|Aug5-12, 10:46 AM||#1|
RF absorption by metals
I was wondering how badly aluminum affects RFID waves (860-960MHz)? Do they completely absorb, reflect, combination of the two? I'm having issues with my testing of RFID. I'm getting some dead zones and I think it could be because of the portal frame the antennas are mounted on. I have an aluminum frame connected to a 6 inch bracket antenna mount, then there antenna. Also, if you know about left hand and right hand circular polarization and in which setup they cancel each other out, that would be a big help. For example, if you have two of the same propagating, or two of the opposite propagating antennas, in which setup would be best, and which would be the worst(cancel each others performance)?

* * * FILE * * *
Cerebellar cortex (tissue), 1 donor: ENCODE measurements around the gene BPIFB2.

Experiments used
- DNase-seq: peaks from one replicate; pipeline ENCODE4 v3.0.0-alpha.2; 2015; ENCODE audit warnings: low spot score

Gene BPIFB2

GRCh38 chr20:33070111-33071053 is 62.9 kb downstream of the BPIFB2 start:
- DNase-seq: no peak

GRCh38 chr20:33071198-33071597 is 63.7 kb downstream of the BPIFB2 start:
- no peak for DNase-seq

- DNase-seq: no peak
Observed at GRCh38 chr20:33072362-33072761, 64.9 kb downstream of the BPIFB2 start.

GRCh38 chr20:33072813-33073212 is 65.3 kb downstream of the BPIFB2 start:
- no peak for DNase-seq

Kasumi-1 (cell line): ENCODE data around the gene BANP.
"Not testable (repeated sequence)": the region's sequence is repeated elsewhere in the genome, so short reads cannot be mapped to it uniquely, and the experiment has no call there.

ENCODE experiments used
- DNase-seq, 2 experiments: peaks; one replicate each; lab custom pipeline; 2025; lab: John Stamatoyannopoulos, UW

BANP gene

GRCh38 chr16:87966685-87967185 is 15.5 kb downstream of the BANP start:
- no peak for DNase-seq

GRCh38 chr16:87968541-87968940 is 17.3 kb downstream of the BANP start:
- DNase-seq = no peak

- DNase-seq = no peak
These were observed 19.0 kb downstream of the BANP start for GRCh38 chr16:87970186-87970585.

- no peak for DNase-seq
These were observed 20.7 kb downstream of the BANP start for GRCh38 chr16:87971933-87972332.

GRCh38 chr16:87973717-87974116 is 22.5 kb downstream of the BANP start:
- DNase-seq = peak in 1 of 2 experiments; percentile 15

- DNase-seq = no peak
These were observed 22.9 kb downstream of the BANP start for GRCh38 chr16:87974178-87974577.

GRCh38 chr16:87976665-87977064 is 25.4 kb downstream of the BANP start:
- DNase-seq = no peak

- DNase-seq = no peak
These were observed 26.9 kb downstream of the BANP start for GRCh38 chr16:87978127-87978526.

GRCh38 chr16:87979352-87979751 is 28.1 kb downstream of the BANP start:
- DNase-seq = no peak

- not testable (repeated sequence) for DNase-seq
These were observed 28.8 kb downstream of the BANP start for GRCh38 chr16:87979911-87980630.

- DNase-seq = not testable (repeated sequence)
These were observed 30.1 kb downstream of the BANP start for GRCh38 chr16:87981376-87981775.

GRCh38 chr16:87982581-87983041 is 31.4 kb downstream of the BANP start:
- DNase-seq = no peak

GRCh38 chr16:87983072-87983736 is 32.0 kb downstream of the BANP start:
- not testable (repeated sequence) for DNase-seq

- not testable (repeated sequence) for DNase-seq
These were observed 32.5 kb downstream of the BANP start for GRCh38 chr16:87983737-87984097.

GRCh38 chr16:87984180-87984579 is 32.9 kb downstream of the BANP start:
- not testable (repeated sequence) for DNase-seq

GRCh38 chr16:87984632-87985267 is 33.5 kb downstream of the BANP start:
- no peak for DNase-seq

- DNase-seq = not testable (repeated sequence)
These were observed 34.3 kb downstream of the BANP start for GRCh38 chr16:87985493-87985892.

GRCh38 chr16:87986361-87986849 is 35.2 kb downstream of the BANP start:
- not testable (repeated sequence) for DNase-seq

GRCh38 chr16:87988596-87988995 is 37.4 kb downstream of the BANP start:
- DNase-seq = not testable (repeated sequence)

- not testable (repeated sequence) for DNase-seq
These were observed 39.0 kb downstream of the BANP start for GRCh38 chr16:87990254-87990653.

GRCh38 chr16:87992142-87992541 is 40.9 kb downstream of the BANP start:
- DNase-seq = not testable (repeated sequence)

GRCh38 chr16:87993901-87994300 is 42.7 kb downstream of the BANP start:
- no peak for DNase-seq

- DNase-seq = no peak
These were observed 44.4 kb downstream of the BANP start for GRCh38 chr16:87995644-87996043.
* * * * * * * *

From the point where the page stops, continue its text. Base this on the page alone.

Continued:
|Aug24-12, 11:48 AM||#2|
Aluminium blocks completely waves at 900MHz, with reflection, little loss and exactly zero propagation through it.
BUT things are complicated because the wavelength (0.3m) isn't very small as compared with your objects, so your radio waves are diffracted (say, like sound goes around obstacles) and do not behave at all like light does. So you cant' get a simple answer, alas.
|Aug24-12, 12:46 PM||#3|
You should not have any metal near your antenna, unless it is explicitly part of the antenna structure (like the reflector and director elements of a directional Yagi antenna), or part of the antenna mast/support that is out of the antenna's pattern.
|Similar Threads for: RF absorption by metals|
|Is there a word for the Group with metals, metalloids and non-metals||Introductory Physics Homework||7|
|sacrificial metals and displacement of metals||Chemistry||1|
|Hydrogen absorption capabilities by transional metals.||Atomic, Solid State, Comp. Physics||1|
|Interesting Chemistry Question (Metals And Non Metals)||Biology, Chemistry & Other Homework||2|
|Why is the mass absorption coefficient used rather than the linear absorption?||Advanced Physics Homework||1|